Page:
Well, in practice, as a parent, you will receive a letter notifying you that you are required to attend a children’s hearing at the Children’s reporters office, on a certain date. Included with the letter should be a copy of the grounds of referral and any further information/ social work report/ medical report/ police report, etc. 

Important to note, the Children’s reporter’s office is not at the court. 

The Children’s reporter has their own building, in our case - across town, and it will do you no good to be stood outside the court, wondering why nobody else is showing up at the court. 

Make sure you find out where the reporter's office is located.

At the Reporter’s office, you will likely be asked to sit in a waiting room, with lots of bright blue and white cheery signs that shout out how the Children’s hearing system makes important decisions in young people’s lives and that they listen. 

From experience, it will be hard not to feel a little jaded towards these bright posters.

When you go into the meeting room there will be three panel members who are trained volunteers, the Children’s reporter, a minute taker, a social worker or two, and possible any other relevant person to your child’s situation (police/ health/ foster carer).

The meeting will start with the children’s panel members reading out who is present and they will give each party a chance to speak. Or at least they should give everyone a chance to speak. 

The theory children’s panels hearings gather all parties around the table to converse and work things out. I really do think that is the general idea.

However, the practice is a somewhat different experience. 

For reasons that are unclear to me, Social work seem to always start the conversation, and  they have a tendency to keep a tight grip on the conversational reins. It can feel almost insurmountable to get a word in edgewise. 

At our very first panel hearing, we found even the panel members found it hard to get a word in edge wise. And the children's reporter had to become all most feisty. That is a tough crowd. 

This is where having an advocate can make a huge difference. 

Few solicitors have experience in children’s panel hearings, in part because due to legal aid cut backs, they aren’t funded properly. Hence, it is a coin toss as to if you will have legal representation.

An advocate will have had a lot of practice in these situations and will have the timing down on when to speak up. This is especially tricky as the hearing is quite orchestrated and it is quite unclear to anyone who has not experienced these hearings when your opportunity to speak has arrived and finished. 

I found myself speaking out of turn in one panel meeting, when I thought everyone had finally stopped speaking, that I might have a chance to speak. I had waited patiently through everyone else's dialogue, having not had a single occassion to speak. It turned out the panel had decided that they were closed to discussion. I was tutted at, and they then went on to commence their deliberations, without ever hearing me. As a mother, and my child's voice, I felt humilitated and as though I had failed my child. 

Don't let this be you, speak up, write a prepared speach in advance, and bring an advocate who can hold the floor open to ensure your voice is heard. 

By trying to be polite, I lost my opportunity to speak. Don't be that polite. Nonetheless, it is extremely important to be calm in your manner. Calm and confident. 

It may be well worth your time to prepare a speech that you wish to read out to the panel, addressing the concerns, and offering your own ideas about how to balance any risks.

It can be daunting to even consider what should I be telling the children’s panel members and what can I ask them?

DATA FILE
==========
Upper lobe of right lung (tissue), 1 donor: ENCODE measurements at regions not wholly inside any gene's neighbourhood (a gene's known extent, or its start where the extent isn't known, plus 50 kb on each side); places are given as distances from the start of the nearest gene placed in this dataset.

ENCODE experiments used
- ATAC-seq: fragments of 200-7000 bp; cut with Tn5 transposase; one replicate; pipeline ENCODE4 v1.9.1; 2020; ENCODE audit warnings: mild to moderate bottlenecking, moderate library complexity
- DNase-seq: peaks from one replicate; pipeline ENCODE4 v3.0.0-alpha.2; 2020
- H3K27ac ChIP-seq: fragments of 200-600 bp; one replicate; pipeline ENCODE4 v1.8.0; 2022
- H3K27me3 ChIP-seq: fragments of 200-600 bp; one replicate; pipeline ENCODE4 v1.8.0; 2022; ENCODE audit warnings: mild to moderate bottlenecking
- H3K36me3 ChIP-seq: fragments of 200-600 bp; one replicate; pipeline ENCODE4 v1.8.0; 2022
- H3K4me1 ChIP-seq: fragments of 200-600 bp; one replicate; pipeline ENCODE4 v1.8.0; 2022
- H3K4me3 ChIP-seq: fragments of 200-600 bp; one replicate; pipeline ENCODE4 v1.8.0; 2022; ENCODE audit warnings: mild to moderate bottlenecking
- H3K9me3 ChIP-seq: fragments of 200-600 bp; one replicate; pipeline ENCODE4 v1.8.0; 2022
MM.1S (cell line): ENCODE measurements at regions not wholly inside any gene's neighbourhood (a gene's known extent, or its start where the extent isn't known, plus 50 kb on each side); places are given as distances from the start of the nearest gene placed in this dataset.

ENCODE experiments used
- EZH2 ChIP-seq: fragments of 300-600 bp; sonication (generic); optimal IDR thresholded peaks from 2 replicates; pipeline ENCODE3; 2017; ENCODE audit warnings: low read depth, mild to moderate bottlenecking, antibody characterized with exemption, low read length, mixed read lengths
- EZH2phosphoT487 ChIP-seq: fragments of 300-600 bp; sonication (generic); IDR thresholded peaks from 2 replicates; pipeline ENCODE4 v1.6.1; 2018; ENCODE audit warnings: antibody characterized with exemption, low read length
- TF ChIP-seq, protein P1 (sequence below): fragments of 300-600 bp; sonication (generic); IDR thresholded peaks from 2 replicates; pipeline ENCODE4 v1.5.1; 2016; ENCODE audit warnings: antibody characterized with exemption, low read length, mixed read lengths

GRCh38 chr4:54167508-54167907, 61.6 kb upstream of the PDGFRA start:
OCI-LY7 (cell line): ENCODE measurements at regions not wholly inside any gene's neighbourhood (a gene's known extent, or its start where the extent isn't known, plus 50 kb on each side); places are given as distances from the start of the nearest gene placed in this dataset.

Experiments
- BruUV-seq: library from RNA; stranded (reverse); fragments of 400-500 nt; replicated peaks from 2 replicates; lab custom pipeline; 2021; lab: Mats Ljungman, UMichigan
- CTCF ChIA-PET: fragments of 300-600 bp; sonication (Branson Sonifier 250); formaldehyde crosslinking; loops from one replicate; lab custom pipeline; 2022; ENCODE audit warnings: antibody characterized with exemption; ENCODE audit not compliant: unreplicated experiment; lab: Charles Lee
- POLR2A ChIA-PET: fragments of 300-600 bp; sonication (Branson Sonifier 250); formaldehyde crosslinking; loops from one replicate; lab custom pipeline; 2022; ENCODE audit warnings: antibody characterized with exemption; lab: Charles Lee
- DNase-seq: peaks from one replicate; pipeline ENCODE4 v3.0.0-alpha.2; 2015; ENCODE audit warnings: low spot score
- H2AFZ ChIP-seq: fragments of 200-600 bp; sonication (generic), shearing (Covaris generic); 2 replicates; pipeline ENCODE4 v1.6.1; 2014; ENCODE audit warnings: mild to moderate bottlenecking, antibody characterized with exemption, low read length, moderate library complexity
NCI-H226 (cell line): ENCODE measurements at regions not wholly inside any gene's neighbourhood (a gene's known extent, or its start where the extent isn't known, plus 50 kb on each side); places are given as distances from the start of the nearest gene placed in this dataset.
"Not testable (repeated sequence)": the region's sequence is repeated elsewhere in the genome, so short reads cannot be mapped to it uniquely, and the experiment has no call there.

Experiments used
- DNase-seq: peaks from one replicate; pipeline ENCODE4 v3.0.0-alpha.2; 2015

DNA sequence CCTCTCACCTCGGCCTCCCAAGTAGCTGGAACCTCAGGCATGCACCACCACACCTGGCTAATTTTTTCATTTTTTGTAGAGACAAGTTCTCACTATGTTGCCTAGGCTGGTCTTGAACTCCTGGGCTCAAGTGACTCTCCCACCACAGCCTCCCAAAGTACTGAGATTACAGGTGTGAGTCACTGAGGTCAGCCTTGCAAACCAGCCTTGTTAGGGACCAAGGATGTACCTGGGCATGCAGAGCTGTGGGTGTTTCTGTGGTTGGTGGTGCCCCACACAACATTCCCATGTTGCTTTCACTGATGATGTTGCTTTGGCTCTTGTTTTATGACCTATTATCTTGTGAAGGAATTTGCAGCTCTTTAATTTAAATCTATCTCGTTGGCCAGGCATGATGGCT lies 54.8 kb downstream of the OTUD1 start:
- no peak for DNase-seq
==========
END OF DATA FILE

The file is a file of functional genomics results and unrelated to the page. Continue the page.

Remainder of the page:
• You can tell them about any changes that you have made which will lower risk. (Though, as frustrating as this is, the hearing will not consider new information. If you move house between hearings, you can not propose this as a change until it has been documented by social work. It was suggested when we fell foul of this, that while the panel was positive about the new information we introduced, it could not be accepted until it had been checked out by social work, as we could be making it up. - Seriously, harsh. I am glad I do not have to live a life where I have to think like that.)
  • You can tell them about any ongoing work you are doing towards improvement. 
  • The panel wants to hear about contact. They want to know that contact is going well, and if it is going well, this is absolutely your chance to ask for more. More frequency, more time, different terms…. Speak about and ask for the contact you are looking for.
  • The panel is capable of ordering residency, but in my own experience, they do not like rocking the boat. Their exact words on every occasion were, “We are just here to roll over the ICSO.” Brutally defeating as a parent, to feel at every opportunity that you are never given a genuine chance a making a difference. It is well worth trying to establish a track record of having discussed any proposed reasonable changes.
  • I am conscious that our experiences were going to hearings for an ICSO. Children’s hearings will hear many different orders, and they are perhaps more flexible and attuned with non interim orders. 
  • This is the perfect time to request assistance in a formal way. If your child needs additional support the children’s panel has the power to make that happen. They have the ability to move mountains, it is the convincing them that is so difficult. 

The worst that will happen is they say no. So ask. Nothing ventured, nothing gained. 

Children’s panels are incredibly risk adverse. The three members will, after having a few minutes to think about it, take turns to share their decision and their reasons for the decision.

After the hearing, if you feel that the panel did not consider the questions that you asked, or that they did not properly consider the law, or that there was procedural irregularity, you are well within your right to appeal.

Let me say this again, because it is of utmost importance. You are entitled to appeal the children’s panel hearings decision. This will put your case in front of a Sheriff who will have another look at the case and if the appeal is accepted, a new order with different conditions may be granted, or the order can be discharged.

In the first few months of our own journey through this system, we left every children’s hearing feeling stomped on. We appealed several times. Every single time the appeal was successful.

Every single step forward in our case was granted by our appeals. Had we not appealed, we would have been stuck with the initial EPO conditions which were grim

It is incredibly hard to stand up for yourself in this kind of situation. Nobody teaches you how to fight this kind of battle. It is this horrible balance of trying to work together with the local authority and keeping your moral, and sense of self worth. 

You are worth it.

Your children are worth it.

You have a voice, use it wisely, but most especially use it.

And get an advocate. They are worth their weight in gold.